Using SEACOOS Real Time Data to Determine Oil Spill Clean Up Response is a high school lesson plan designed to use SEACOOS real time data and interactive wind map to predict the direction of an oil spill in the Gulf of Mexico.
Submitted by Lita Weingart [firstname.lastname@example.org]
Program for Environmental Technology and Marine Science
Lakewood High School, St. Petersburg, FL
Using Real Time Data to Determine Oil Spill Clean Up Response
Subjects: Marine Science, Ecology, Advanced Placement Environmental Science, Earth Space Science
Grade Level: 9-12
Purpose: Students will use real time data and interactive wind map to predict the direction of an oil spill in the Gulf of Mexico. Students will learn how to read wind barb measurements and how to use the COOS interactive map. Students will research oil spill clean-up techniques and develop a plan to respond to a hypothetical oil spill in the Gulf of Mexico.
Sunshine State Standard FCAT Critical Thinking Skill Reference:
Strand D: Processes that shape the earth
Standard 2: Students understands the need for protection of the natural systems on Earth
- understands the interconnectedness of systems on Earth and the quality of life
- describes advantages and disadvantages of human and technological interactions with the environment
Time: 4 class periods approx. 50 min each class period
- One computer with internet access for each team of three students
- Pencil and paper
In teams of three students, each team using the internet sites listed will:
- Collect background information about oil spill and oil spill response techniques
- Learn how to read wind barbs
- Learn how to use the interactive wind barb COOS map
- Use the information collected to create a oil spill response plan for a hypothetical oil spill in the Gulf of Mexico
Student teams research the following:
- Go to http://www.epa.gov/oilspill/eduhome.htm
- Using this site answer the following questions:
- How does spilled oil affect marine organisms?
- What physical properties affect how oil spreads; list three physical properties and how each affects how oil spreads.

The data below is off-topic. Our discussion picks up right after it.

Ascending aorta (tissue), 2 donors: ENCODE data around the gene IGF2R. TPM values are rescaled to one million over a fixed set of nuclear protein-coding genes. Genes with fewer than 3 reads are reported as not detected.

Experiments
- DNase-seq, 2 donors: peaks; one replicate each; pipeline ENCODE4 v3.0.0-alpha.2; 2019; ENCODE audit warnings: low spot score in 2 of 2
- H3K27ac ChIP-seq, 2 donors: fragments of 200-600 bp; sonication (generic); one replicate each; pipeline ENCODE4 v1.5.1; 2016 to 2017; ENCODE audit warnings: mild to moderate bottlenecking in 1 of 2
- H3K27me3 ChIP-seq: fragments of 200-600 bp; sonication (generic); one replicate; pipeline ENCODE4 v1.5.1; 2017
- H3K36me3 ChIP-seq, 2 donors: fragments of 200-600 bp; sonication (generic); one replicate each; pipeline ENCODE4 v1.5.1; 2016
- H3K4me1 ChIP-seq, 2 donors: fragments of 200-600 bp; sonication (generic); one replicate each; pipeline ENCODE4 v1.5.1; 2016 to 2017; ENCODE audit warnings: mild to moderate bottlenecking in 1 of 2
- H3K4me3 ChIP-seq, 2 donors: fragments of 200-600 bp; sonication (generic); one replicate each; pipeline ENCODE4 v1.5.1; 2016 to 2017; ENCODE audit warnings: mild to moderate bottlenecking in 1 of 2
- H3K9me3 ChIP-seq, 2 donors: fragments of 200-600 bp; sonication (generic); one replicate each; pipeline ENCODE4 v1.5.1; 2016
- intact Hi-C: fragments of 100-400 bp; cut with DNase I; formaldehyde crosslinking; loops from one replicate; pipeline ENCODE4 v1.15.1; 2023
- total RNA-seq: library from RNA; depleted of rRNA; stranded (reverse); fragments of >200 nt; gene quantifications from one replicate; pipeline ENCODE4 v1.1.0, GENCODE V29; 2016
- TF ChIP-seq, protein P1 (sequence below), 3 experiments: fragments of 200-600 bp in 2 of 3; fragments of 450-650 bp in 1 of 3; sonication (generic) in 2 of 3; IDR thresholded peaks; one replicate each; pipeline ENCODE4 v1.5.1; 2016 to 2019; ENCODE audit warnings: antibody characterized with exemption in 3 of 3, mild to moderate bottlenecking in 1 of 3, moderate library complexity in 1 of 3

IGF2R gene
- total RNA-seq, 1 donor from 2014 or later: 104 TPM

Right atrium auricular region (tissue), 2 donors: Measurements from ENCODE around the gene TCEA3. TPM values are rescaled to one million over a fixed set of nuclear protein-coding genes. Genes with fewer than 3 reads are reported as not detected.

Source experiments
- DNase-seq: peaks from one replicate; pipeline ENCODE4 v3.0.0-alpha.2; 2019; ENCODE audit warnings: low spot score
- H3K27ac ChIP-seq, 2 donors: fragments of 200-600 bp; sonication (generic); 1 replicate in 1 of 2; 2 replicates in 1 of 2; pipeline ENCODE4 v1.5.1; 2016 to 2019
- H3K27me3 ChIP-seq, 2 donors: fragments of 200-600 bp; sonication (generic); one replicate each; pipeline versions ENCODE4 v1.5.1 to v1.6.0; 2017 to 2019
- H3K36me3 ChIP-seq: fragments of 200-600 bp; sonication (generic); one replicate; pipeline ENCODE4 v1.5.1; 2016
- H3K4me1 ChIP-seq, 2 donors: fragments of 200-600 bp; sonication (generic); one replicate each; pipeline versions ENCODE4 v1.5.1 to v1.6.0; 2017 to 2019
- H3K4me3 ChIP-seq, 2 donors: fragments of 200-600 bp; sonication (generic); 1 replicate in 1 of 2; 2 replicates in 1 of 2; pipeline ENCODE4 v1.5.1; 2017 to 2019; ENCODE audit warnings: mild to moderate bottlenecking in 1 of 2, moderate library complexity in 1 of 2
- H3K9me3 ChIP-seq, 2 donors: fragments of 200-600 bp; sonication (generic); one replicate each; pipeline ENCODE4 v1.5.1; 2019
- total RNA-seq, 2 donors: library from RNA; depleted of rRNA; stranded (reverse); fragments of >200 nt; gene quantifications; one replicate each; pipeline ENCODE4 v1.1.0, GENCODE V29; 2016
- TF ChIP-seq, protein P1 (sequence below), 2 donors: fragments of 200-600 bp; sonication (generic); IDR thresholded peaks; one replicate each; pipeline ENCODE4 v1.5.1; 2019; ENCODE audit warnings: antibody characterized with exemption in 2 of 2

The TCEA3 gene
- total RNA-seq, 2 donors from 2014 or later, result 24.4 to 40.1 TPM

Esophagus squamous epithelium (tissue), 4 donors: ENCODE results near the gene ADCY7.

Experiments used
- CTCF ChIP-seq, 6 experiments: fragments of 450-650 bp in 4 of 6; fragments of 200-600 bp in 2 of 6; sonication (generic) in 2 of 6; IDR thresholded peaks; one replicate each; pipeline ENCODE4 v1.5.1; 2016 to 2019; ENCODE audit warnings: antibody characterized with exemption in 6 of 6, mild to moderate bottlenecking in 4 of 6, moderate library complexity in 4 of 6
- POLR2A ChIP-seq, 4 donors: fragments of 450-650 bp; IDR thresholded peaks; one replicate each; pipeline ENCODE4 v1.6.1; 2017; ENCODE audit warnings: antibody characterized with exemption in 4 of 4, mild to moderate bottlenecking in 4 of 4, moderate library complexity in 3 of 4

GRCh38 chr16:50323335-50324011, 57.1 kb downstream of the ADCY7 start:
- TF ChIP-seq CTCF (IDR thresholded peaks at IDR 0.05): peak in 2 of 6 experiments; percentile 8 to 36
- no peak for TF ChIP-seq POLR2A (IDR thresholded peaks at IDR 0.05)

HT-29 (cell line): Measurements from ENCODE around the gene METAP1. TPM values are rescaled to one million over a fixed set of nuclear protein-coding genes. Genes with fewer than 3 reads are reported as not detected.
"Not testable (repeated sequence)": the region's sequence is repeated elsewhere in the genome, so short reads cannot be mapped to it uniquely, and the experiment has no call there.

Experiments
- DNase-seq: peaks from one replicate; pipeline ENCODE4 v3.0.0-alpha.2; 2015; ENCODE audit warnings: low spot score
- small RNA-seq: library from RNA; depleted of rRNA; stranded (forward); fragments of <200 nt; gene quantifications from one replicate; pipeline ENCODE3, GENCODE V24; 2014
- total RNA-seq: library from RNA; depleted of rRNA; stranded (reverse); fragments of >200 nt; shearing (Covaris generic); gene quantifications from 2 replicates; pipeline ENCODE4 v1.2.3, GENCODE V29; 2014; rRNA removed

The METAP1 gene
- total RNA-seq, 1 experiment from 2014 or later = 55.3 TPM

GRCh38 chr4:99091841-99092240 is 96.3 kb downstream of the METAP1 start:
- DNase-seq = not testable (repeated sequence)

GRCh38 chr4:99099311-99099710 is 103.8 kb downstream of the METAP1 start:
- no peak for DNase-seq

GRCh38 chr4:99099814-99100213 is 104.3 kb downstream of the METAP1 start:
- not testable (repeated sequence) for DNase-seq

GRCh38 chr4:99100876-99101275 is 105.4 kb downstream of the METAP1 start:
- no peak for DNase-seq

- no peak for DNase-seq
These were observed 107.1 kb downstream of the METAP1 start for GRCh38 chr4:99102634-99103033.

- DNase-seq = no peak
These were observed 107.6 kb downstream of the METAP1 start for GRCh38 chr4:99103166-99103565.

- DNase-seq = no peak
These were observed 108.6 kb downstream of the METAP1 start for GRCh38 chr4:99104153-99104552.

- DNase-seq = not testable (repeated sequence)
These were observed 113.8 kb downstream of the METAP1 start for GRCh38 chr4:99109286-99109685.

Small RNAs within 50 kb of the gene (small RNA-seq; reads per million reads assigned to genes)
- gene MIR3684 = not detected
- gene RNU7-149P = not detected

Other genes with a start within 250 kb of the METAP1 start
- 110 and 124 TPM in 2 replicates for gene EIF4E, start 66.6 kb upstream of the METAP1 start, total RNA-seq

- How will the geology of the Florida shoreline affect an oil spill?
- List several oil spill clean up methods.
- List four natural processes that may reduce the severity of an oil spill, describe how each process affects the decomposition of spilled oil.
- List six oil spill response techniques; describe the advantages and disadvantages of each technique.
- How do oil spills affect species?
- How do oil spills affect habitats?
- Go to Photo Gallery and study several of the photos to gain a better understanding of potential for environmental damage and the complexity oil spill clean up.
- Using the internet go to http://comps.marine.usf.edu/
- Click on Ports
- Click on Tampa Bay Oil Spill Simulation
- Click on Ports and Oil Spills
- Click on Bartow Oil Spill Simulation after 2 hours
- Click on the 12 hour projection
- Click the back button 2 times
- Click back to main page
- Click on Ports and the 1993 Tampa Bay Oil Spill; read article. What measurements do scientists use to predict the direction that oil spills will move?
- Click on here to view 0600-1200 EDT oils pill map
- Using the internet return to http://comps.marine.usf.edu/
- Click on the IMARS link
- Read article
- Click on MODIS Home link
- Read Article, click on “check it out” link
- Click on Return to Access and Mapping
- Click on Coastal Wind Observations
- Answer the following questions:
- What is wind?
- Why is wind important?
- What is unique about the interactive map tool?
- Click on How to Read Wind Barbs.
- Draw the wind barb for a calm wind.
- Draw the wind barb for a NW wind blowing 25 knots
- The minimum speed for a hurricane is 75 mph, can you draw wind barb for 75 mph moving towards Florida from the south?
- Click on interactive map tutorial, read tutorial.
- Click on Data Access and Mapping
- Click on Coast Wind Observations
- Click on Interactive Map; wait a few moments for map to appear.
This map is showing you the winds that are blowing over the Gulf of Mexico using real time data from several SECOORA buoys located in the region. If you would like to learn more about how the buoys collect this information click on the SECOORA link.
An oil tanker carrying 50,000 gallons of crude petroleum oil has just run aground on its way to the Port of Tampa. The tanker has run aground directly past the Sunshine Skyway Bridge at the mouth of Tampa Bay. It is leaking 50 gallons of oil each hour. Using what you have learned about oil spills, oil spill response techniques and the SEA-COOS interactive map create a plan to contain and clean up this oil spill. Include in your plan what techniques your team will use to contain or clean up the spill, where the best place is to place your equipment and why you choose to place it there. Present your plan to the class.
- Data & Maps
- Explore Real-Time Data
- Data Download
- SECOORA Data Partners
- BOB: Educational Water Quality Monitoring
- Observing Technologies
- Oil Spill Education Materials
- Our Flowing Ocean
- Virtual Wave Classroom
- Virtual Hurricane Classroom
- Boats, Buoys & Science Teachers
- For Members
- Board of Directors
- Frequently Accessed Documents